These get_description() examples showed variations of what to import, but but not where to do the importing—they all called import from inside the function. We could have imported random from outside the function:

>>> import random

>>> def get_description():

... possibilities = ['rain', 'snow', 'sleet', 'fog', 'sun', 'who knows']

... return random.choice(possibilities)


>>> get_description()

'who knows'

>>> get_description()


You should consider importing from outside the function if the imported code might be used in more than one place, and from inside if you know its use will be limited. Some people prefer to put all their imports at the top of the file, just to make all the dependencies of their code explicit. Either way works.

Import a Module with Another Name

In our main program, we called import report. But what if you have another module with the same name or want to use a name that is more mnemonic or shorter? In such a situation, you can import using an alias. Let’s use the alias wr:

import report as wr

description = wr.get_description()

print("Today's weather:", description)

Import Only What You Want from a Module

With Python, you can import one or more parts of a module. Each part can keep its original name or you can give it an alias. First, let’s import get_description() from the report module with its original name:

from report import get_description

description = get_description()

print("Today's weather:", description)

Now, import it as do_it:

from report import get_description as do_it

description = do_it()

print("Today's weather:", description)

Module Search Path

Where does Python look for files to import? It uses a list of directory names and ZIP archive files stored in the standard sys module as the variable path. You can access and modify this list. Here’s the value of sys.path for Python 3.3 on my Mac:

>>> import sys

>>> for place insys.path:

... print(place)







That initial blank output line is the empty string '', which stands for the current directory. If '' is first in sys.path, Python looks in the current directory first when you try to import something: import report looks for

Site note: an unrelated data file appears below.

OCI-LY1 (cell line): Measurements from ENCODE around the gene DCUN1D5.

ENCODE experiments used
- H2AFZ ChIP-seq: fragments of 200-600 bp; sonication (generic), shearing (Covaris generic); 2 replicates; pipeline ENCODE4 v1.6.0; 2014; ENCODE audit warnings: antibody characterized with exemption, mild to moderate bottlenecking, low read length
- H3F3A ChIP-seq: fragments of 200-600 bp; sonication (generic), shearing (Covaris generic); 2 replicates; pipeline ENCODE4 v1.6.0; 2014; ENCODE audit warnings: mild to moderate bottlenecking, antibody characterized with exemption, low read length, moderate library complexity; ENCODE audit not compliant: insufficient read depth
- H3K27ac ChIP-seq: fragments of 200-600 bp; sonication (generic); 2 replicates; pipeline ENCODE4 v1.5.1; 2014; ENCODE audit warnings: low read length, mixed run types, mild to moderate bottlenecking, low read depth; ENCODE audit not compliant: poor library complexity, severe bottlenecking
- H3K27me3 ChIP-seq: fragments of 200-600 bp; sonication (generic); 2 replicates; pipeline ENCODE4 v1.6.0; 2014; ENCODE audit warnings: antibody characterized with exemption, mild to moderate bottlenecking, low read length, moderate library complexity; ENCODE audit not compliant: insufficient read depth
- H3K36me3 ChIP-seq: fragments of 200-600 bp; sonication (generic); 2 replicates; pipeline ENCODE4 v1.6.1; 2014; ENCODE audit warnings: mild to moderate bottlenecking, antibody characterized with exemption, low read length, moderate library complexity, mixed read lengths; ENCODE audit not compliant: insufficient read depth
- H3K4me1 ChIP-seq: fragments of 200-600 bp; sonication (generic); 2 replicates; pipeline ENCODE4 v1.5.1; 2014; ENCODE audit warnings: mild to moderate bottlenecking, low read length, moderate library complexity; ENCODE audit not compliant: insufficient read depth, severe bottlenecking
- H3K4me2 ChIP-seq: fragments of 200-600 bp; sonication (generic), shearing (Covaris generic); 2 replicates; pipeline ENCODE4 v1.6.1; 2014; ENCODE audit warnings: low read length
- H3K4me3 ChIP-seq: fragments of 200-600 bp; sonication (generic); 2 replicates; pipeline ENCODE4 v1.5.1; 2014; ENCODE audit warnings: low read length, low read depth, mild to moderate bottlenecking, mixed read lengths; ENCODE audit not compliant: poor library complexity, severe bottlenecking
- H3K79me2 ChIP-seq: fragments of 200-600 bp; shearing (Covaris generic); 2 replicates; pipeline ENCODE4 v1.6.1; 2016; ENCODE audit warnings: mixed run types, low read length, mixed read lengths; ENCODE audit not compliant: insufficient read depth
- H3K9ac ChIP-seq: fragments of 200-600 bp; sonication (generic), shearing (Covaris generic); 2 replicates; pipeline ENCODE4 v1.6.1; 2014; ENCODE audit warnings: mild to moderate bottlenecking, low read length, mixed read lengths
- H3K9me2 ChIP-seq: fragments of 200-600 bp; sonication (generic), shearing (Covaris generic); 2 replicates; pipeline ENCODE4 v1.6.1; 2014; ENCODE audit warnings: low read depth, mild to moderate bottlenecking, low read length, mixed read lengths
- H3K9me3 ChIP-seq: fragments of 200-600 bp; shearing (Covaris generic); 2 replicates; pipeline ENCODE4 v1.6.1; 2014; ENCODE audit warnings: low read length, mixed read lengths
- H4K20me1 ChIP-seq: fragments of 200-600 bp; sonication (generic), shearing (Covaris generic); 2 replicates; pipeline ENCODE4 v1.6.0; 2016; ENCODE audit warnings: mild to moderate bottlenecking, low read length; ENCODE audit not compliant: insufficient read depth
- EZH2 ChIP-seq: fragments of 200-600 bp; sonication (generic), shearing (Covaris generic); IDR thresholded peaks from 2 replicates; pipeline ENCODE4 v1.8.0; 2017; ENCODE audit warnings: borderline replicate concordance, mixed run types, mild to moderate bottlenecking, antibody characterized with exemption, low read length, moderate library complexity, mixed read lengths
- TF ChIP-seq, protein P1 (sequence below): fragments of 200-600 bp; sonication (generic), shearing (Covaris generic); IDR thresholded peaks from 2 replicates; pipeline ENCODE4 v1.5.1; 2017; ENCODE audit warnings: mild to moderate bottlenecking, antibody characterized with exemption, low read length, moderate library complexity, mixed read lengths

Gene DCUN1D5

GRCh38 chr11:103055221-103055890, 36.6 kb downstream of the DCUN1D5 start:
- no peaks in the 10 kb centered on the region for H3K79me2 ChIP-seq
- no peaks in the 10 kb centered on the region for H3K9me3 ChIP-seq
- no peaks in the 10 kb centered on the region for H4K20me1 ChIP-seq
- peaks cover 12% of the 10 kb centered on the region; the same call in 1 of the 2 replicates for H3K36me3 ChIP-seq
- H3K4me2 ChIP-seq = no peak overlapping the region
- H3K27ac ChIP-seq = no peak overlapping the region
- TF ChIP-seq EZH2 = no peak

The first match will be used. This means that if you define a module named random and it’s in the search path before the standard library, you won’t be able to access the standard library’s random now.


We went from single lines of code, to multiline functions, to standalone programs, to multiple modules in the same directory. To allow Python applications to scale even more, you can organize modules into file hierarchies called packages.

Maybe we want different types of text forecasts: one for the next day and one for the next week. One way to structure this is to make a directory named sources, and create two modules within it: and Each has a function called forecast. The daily version returns a string, and the weekly version returns a list of seven strings.

Here’s the main program and the two modules. (The enumerate() function takes apart a list and feeds each item of the list to the for loop, adding a number to each item as a little bonus.)

Main program: boxes/

from sources import daily, weekly

print("Daily forecast:", daily.forecast())

print("Weekly forecast:")

for number, outlook inenumerate(weekly.forecast(), 1):

print(number, outlook)

Module 1: boxes/sources/

def forecast():

'fake daily forecast'

return 'like yesterday'

Module 2: boxes/sources/

def forecast():

"""Fake weekly forecast"""

return ['snow', 'more snow', 'sleet',

'freezing rain', 'rain', 'fog', 'hail']

You’ll need one more thing in the sources directory: a file named This can be empty, but Python needs it to treat the directory containing it as a package.

Run the main program to see what happens:

$ python

Daily forecast: like yesterday

Weekly forecast:

1 snow

2 more snow

3 sleet

4 freezing rain

5 rain

6 fog

7 hail

The Python Standard Library

One of Python’s prominent claims is that it has “batteries included”—a large standard library of modules that perform many useful tasks, and are kept separate to avoid bloating the core language. When you’re about to write some Python code, it’s often worthwhile to first check whether there’s a standard module that already does what you want. It’s surprising how often you encounter little gems in the standard library. Python also provides authoritative documentation for the modules, along with a tutorial. Doug Hellmann’s website Python Module of the Week and his bookThe Python Standard Library by Example (Addison-Wesley Professional) are also very useful guides.

Upcoming chapters in this book feature many of the standard modules that are specific to the Web, systems, databases, and so on. In this section, I’ll talk about some standard modules that have generic uses.

Handle Missing Keys with setdefault() and defaultdict()

You’ve seen that trying to access a dictionary with a nonexistent key raises an exception. Using the dictionary get() function to return a default value avoids an exception. The setdefault() function is like get(), but also assigns an item to the dictionary if the key is missing:

>>> periodic_table = {'Hydrogen': 1, 'Helium': 2}